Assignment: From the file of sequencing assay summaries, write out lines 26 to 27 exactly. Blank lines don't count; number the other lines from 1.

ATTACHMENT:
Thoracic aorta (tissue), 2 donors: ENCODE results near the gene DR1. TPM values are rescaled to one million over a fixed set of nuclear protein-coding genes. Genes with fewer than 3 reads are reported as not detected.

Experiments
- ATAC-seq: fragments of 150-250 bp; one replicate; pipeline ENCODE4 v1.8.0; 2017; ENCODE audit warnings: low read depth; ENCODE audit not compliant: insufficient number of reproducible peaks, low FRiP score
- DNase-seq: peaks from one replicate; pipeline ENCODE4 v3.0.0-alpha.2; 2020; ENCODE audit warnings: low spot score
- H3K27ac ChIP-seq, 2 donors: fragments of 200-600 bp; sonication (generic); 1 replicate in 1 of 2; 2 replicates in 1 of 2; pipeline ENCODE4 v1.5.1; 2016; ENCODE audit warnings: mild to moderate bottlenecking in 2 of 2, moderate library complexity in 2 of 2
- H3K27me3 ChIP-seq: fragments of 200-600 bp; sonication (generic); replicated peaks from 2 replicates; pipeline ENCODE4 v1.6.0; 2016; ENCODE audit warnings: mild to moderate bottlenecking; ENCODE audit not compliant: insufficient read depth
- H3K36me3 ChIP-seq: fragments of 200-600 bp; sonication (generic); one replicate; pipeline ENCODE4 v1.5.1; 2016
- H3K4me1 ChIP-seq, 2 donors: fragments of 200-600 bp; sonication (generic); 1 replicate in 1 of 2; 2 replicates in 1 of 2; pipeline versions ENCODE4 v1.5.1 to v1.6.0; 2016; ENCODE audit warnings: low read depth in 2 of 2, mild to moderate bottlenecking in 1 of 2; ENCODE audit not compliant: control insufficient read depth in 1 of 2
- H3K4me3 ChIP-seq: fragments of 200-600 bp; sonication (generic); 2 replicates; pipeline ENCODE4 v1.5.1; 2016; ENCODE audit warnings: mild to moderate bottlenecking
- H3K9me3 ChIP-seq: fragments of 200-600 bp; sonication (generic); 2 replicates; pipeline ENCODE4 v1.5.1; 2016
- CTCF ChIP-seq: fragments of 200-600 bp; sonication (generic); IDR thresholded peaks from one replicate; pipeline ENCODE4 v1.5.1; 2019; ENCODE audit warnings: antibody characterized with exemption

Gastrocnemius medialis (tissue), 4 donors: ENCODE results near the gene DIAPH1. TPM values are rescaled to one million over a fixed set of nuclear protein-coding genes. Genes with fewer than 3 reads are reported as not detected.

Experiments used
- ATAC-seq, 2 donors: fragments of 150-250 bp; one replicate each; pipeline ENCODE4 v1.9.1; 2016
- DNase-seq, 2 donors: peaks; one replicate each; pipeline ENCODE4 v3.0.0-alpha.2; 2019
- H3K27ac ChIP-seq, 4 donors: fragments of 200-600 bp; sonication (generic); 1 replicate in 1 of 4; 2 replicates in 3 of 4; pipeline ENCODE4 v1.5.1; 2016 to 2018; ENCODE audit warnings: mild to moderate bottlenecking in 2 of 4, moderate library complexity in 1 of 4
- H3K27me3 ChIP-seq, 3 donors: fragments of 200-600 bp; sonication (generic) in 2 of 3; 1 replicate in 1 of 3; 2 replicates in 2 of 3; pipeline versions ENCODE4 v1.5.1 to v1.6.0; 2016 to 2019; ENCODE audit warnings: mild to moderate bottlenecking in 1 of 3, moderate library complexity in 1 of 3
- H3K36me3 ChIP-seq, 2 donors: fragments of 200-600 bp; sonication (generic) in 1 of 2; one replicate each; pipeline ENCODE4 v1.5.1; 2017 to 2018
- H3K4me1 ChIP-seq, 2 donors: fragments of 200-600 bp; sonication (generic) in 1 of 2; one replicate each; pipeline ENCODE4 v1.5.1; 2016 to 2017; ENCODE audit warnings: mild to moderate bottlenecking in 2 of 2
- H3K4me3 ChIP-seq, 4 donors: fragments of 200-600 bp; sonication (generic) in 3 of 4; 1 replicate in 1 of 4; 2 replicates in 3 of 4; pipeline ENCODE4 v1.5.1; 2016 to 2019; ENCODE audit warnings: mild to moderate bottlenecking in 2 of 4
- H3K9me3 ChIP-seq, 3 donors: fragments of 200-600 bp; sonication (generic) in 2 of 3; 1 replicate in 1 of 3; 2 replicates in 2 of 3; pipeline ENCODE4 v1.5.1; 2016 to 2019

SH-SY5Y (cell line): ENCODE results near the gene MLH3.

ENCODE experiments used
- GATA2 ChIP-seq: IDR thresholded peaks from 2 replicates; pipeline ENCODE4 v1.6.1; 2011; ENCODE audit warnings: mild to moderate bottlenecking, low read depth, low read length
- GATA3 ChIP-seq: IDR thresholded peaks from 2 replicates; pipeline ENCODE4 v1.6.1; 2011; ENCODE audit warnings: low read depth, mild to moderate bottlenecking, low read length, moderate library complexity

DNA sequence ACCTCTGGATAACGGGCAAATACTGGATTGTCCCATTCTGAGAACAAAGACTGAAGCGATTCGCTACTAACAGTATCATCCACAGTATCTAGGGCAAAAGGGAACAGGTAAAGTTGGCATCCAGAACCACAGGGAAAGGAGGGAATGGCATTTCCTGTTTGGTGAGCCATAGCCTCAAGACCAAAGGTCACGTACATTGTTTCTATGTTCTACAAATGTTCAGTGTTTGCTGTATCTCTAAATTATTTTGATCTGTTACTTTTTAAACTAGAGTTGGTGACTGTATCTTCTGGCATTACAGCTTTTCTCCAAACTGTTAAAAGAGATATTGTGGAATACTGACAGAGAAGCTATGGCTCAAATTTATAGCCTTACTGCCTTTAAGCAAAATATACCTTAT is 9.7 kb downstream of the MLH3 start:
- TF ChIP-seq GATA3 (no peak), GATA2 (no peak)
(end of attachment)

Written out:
DNA sequence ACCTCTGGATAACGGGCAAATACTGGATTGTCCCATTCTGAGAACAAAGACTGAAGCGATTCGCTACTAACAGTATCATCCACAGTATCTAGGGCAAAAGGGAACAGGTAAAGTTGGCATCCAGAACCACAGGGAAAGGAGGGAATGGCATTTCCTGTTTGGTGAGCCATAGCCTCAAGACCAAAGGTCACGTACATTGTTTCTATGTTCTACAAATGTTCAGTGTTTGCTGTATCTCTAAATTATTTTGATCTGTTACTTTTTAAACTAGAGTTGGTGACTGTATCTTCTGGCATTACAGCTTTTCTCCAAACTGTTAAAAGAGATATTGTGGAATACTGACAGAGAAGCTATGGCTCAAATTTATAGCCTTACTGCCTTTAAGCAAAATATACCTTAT is 9.7 kb downstream of the MLH3 start:
- TF ChIP-seq GATA3 (no peak), GATA2 (no peak)